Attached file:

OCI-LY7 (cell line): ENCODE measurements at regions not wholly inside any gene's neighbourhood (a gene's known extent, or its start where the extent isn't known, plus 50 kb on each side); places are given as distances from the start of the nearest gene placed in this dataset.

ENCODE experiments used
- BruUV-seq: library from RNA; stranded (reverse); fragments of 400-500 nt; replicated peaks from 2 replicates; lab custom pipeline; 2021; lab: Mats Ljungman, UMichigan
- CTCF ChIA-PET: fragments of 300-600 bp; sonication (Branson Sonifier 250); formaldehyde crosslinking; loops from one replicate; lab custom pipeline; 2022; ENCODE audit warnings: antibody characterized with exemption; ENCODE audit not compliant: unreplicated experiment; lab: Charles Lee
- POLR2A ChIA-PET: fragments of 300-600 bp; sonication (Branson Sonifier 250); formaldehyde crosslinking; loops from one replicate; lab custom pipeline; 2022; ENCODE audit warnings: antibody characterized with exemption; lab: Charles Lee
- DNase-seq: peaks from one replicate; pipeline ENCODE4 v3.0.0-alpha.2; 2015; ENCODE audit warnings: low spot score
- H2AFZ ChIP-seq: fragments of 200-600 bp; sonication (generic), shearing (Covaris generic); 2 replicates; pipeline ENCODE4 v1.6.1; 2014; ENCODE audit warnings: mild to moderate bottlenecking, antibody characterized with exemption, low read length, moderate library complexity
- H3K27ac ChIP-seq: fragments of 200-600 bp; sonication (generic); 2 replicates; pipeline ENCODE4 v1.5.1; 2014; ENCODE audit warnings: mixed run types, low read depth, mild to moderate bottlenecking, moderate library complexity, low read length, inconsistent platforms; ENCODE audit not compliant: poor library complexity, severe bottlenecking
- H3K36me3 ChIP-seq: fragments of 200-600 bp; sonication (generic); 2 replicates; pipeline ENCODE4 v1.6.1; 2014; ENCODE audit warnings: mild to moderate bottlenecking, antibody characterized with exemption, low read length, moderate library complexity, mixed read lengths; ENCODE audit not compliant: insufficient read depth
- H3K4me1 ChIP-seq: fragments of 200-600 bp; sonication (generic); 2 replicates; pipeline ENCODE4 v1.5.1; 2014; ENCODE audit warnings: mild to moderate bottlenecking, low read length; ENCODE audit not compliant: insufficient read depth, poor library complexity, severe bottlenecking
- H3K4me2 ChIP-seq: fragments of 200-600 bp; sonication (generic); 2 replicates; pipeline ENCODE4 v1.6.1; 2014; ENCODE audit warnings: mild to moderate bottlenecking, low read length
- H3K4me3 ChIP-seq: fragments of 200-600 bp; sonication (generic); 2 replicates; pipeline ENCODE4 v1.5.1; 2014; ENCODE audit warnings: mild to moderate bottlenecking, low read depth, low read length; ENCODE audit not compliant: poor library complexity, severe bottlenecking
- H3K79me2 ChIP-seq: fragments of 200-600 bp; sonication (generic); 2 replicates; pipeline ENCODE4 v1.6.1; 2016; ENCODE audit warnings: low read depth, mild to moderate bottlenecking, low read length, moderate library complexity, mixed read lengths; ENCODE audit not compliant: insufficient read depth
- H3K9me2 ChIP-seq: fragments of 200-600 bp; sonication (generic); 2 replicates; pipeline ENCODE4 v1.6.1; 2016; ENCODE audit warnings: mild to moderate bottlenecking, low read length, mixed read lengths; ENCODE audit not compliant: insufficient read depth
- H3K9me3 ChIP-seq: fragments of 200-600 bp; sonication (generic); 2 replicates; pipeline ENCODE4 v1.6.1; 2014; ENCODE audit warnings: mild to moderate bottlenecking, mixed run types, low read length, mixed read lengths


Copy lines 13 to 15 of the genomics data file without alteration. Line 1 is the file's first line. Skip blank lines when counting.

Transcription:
- H3K79me2 ChIP-seq: fragments of 200-600 bp; sonication (generic); 2 replicates; pipeline ENCODE4 v1.6.1; 2016; ENCODE audit warnings: low read depth, mild to moderate bottlenecking, low read length, moderate library complexity, mixed read lengths; ENCODE audit not compliant: insufficient read depth
- H3K9me2 ChIP-seq: fragments of 200-600 bp; sonication (generic); 2 replicates; pipeline ENCODE4 v1.6.1; 2016; ENCODE audit warnings: mild to moderate bottlenecking, low read length, mixed read lengths; ENCODE audit not compliant: insufficient read depth
- H3K9me3 ChIP-seq: fragments of 200-600 bp; sonication (generic); 2 replicates; pipeline ENCODE4 v1.6.1; 2014; ENCODE audit warnings: mild to moderate bottlenecking, mixed run types, low read length, mixed read lengths